Unless defined otherwise, all technical and scientific terms used herein have the same meanings as commonly understood by one of ordinary skill in the art to which this invention belongs. While various methods and structures of the present invention are described herein, any methods or substances similar or equivalent to those described herein may be used in the practice or testing of the present invention. All references cited herein are incorporated by reference in their entirety and for all purposes. In addition, while the foregoing advantages of the present invention are manifested in the illustrated embodiments of the invention, a variety of changes can be made to the composition of the invention to achieve those advantages including combinations of ingredients of the various embodiments. Hence, reference herein to specific details of the compositions and function of the present invention is by way of example only and not by way of limitation.

Claims

1. A method for preserving fresh cut fruit, comprising:

providing a fresh fruit preservative solution comprising:
water;
ascorbic acid;
calcium ascorbate;
carbohydrate;
sodium chloride;
magnesium chloride;
potassium bicarbonate; and
malic acid, and
applying the fresh fruit preservative solution to fresh cut fruit.

2. The method of claim 1, further comprising providing the ascorbic acid in a percentage by weight of 10% to 92.8%, providing the calcium ascorbate in a percentage by weight of 1% to 67.7%, providing the carbohydrate in a percentage by weight of 0.1% to 85%, providing the sodium chloride in a percentage by weight of 0.05% to 12%, providing the magnesium chloride in a percentage by weight of 0.01% to 12.6%, providing the potassium bicarbonate in a percentage by weight of 0.001% to 9.8% and providing the malic acid in a percentage by weight of 0.00001% to 15%.

3. The method of claim 2, further comprising providing the ascorbic acid in a percentage by weight of 55% to 92%, providing the calcium ascorbate in a percentage by weight of 2.5% to 15%, providing the carbohydrate in a percentage by weight of 5% to 62%, providing the sodium chloride in a percentage by weight of 0.3 to 3%, and providing the malic acid in a percentage by weight of 0.01% to 12.9%.

4. The method of claim 3, further comprising providing the ascorbic acid in a percentage by weight of 65.9% to 86.8%, providing the calcium ascorbate in a percentage by weight of 7.8% and 12.9%, providing the carbohydrate in a percentage by weight of 12.2% to 21%, providing the sodium chloride in a percentage by weight of 0.3 to 3%, and providing the malic acid in a percentage by weight of 0.1% and 11.3%.

5. The method of claim 1, further comprising providing calcium chloride to the fresh fruit preservative solution.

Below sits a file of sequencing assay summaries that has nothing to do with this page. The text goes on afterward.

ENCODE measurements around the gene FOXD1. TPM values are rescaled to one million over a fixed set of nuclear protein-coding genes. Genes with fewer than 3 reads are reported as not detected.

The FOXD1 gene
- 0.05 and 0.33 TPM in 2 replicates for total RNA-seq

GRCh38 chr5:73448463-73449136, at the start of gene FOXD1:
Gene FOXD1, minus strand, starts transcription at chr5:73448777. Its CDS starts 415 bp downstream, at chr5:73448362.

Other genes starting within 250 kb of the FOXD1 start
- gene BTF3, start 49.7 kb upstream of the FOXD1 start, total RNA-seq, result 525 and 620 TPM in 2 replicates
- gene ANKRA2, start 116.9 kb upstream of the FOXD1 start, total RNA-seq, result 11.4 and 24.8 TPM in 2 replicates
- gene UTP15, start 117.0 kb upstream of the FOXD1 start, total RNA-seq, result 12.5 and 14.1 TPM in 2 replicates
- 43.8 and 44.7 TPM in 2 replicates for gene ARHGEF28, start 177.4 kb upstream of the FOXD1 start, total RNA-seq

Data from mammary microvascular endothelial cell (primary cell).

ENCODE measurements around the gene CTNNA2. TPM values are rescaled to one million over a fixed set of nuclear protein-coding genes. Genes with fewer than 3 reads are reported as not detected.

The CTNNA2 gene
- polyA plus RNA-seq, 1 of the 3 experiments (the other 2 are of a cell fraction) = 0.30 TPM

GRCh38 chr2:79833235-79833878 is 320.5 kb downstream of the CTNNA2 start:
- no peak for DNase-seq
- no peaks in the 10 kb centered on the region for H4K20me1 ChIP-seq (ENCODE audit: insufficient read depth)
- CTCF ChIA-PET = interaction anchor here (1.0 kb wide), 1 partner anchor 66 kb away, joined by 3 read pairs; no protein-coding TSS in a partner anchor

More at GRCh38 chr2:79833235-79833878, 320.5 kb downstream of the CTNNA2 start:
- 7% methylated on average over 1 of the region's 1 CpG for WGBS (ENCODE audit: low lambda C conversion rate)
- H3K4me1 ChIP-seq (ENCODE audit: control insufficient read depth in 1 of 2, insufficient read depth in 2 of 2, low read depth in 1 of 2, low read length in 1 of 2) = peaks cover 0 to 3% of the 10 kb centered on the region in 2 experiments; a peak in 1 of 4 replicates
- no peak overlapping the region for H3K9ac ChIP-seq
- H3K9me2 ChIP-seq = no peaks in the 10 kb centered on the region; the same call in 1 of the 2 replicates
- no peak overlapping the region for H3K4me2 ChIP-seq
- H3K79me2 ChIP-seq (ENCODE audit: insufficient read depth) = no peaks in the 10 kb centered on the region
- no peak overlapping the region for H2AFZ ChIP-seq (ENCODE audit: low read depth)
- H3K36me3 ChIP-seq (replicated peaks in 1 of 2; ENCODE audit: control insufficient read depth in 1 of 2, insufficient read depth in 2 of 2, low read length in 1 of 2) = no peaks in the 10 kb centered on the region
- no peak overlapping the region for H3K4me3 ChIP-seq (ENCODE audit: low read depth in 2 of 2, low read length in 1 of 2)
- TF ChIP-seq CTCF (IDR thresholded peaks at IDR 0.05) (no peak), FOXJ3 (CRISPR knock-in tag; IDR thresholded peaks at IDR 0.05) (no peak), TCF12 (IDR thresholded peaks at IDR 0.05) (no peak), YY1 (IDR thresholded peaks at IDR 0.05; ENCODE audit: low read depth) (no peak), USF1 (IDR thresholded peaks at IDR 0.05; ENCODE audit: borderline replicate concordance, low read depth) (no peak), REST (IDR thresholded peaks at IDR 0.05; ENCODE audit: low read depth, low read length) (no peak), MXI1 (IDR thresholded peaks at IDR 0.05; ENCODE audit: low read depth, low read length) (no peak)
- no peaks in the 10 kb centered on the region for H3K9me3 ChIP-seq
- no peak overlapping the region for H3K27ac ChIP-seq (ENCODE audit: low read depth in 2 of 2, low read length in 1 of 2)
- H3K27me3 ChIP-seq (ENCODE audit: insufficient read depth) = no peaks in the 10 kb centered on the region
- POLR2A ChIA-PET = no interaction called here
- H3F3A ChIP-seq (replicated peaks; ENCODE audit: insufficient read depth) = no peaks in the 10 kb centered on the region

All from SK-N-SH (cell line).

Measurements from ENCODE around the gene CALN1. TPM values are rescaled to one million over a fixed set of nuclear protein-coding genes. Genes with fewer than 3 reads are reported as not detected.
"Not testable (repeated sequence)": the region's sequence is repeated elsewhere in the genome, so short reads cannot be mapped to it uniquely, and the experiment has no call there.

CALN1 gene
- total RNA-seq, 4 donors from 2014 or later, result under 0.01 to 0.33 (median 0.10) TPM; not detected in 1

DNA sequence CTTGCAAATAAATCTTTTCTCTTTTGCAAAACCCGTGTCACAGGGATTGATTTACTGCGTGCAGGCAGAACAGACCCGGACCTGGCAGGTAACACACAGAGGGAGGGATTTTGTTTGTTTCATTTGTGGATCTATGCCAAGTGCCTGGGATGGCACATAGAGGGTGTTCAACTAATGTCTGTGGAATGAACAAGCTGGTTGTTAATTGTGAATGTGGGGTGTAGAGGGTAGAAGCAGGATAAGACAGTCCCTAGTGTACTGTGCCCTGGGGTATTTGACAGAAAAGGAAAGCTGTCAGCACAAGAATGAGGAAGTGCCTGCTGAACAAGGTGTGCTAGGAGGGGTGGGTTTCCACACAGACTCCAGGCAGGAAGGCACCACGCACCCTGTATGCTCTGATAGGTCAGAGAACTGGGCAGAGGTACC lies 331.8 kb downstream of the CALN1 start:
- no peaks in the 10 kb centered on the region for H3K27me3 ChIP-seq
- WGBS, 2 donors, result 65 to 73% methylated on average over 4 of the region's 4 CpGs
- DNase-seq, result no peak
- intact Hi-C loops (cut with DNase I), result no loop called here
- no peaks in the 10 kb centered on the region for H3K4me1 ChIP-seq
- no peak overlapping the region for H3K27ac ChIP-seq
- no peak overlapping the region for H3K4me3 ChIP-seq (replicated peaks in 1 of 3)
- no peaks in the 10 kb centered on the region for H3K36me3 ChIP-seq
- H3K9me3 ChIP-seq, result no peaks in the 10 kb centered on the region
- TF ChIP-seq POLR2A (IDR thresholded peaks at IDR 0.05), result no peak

6. The method of claim 5, further comprising providing the calcium chloride in a percentage by weight of 0.01% to 15%.

7. The method of claim 6, further comprising providing the calcium chloride in a percentage by weight of 0.2% to 3%.

8. The method of claim 1, further comprising wherein the carbohydrate is provided in the form of maltodextrin.

9. The method of claim 8, wherein the maltodextrin is provided in a percentage by weight of approximately 3.4%.

10. The method of claim 1, further comprising providing vitamin E to the fresh fruit preservative solution.

11. The method of claim 10, further comprising providing the vitamin E in a percentage by weight of approximately 0.00066%.

12. The method of claim 1, further comprising providing silicon dioxide to the fresh fruit preservative solution.

13. A preservative for fresh cut fruit, comprising:

ascorbic acid;
calcium ascorbate;
carbohydrate;
sodium chloride;
magnesium chloride;
potassium bicarbonate; and
malic acid.

14. The preservative of claim 13, wherein the ascorbic acid is in a percentage by weight of 10% to 92.8%, the calcium ascorbate is in a percentage by weight of 1% to 67.7%, the carbohydrate is in a percentage by weight of 0.1% to 85%, the sodium chloride is in a percentage by weight of 0.05% to 12%, the magnesium chloride is in a percentage by weight of 0.01% to 12.6%, the potassium bicarbonate is in a percentage by weight of 0.001% to 9.8% and the malic acid is in a percentage by weight of 0.00001% to 15%.

15. The preservative of claim 14, wherein the ascorbic acid is in a percentage by weight of 55% to 92%, the calcium ascorbate is in a percentage by weight of 2.5% to 15%, the carbohydrate is in a percentage by weight of 5% to 62%, the sodium chloride is in a percentage by weight of 0.3 to 3%, and the malic acid is in a percentage by weight of 0.01% to 12.9%.

16. The preservative of claim 15, wherein the ascorbic acid is in a percentage by weight of 65.9% to 86.8%, the calcium ascorbate is in a percentage by weight of 7.8% and 12.9%, the carbohydrate is in a percentage by weight of 12.2% to 21%, the sodium chloride is in a percentage by weight of 0.3 to 3%, and the malic acid is in a percentage by weight of 0.1% and 11.3%.

17. The preservative of claim 13, wherein the preservative further comprises calcium chloride in a percentage by weight of 0.01% to 15%.

18. The preservative of claim 17, wherein the calcium chloride is in a percentage by weight of 0.2% to 3%.

19. The preservative of claim 13, wherein the carbohydrate is in the form of maltodextrin.

20. The preservative of claim 19, wherein the maltodextrin is in a percentage by weight of approximately 3.4%.

21. The preservative of claim 12, further comprising vitamin E.

22. The preservative of claim 21, wherein the vitamin E is in a percentage by weight of approximately 0.00066%.

23. The preservative of claim 13, further comprising silicon dioxide.

Patent History

Publication number: 20120045555
Type: Application
Filed: Aug 20, 2010
Publication Date: Feb 23, 2012
Patent Grant number: 8512781
Applicant: JPS FOODS, LLC (Rexburg, ID)
Inventor: John Ricks (Idaho Falls, ID)
Application Number: 12/860,065